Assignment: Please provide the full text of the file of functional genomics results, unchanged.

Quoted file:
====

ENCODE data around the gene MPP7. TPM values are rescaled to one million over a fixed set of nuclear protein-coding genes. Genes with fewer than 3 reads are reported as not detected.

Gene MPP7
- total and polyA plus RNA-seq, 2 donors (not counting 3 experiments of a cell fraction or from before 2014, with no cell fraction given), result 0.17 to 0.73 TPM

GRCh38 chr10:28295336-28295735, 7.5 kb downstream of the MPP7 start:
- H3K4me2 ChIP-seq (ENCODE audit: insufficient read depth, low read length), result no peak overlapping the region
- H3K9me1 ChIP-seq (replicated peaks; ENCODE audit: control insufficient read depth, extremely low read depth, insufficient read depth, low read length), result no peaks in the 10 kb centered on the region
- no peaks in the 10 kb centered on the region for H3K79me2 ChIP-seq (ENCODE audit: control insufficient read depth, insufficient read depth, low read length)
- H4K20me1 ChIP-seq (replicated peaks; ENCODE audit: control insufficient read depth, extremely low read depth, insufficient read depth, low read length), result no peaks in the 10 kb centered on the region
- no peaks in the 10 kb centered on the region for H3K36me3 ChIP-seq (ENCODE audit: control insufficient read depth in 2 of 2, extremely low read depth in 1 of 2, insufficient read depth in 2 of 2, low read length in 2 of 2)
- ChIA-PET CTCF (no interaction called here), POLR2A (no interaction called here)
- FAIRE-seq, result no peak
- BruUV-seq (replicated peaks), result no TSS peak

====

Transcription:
ENCODE data around the gene MPP7. TPM values are rescaled to one million over a fixed set of nuclear protein-coding genes. Genes with fewer than 3 reads are reported as not detected.

Gene MPP7
- total and polyA plus RNA-seq, 2 donors (not counting 3 experiments of a cell fraction or from before 2014, with no cell fraction given), result 0.17 to 0.73 TPM

GRCh38 chr10:28295336-28295735, 7.5 kb downstream of the MPP7 start:
- H3K4me2 ChIP-seq (ENCODE audit: insufficient read depth, low read length), result no peak overlapping the region
- H3K9me1 ChIP-seq (replicated peaks; ENCODE audit: control insufficient read depth, extremely low read depth, insufficient read depth, low read length), result no peaks in the 10 kb centered on the region
- no peaks in the 10 kb centered on the region for H3K79me2 ChIP-seq (ENCODE audit: control insufficient read depth, insufficient read depth, low read length)
- H4K20me1 ChIP-seq (replicated peaks; ENCODE audit: control insufficient read depth, extremely low read depth, insufficient read depth, low read length), result no peaks in the 10 kb centered on the region
- no peaks in the 10 kb centered on the region for H3K36me3 ChIP-seq (ENCODE audit: control insufficient read depth in 2 of 2, extremely low read depth in 1 of 2, insufficient read depth in 2 of 2, low read length in 2 of 2)
- ChIA-PET CTCF (no interaction called here), POLR2A (no interaction called here)
- FAIRE-seq, result no peak
- BruUV-seq (replicated peaks), result no TSS peak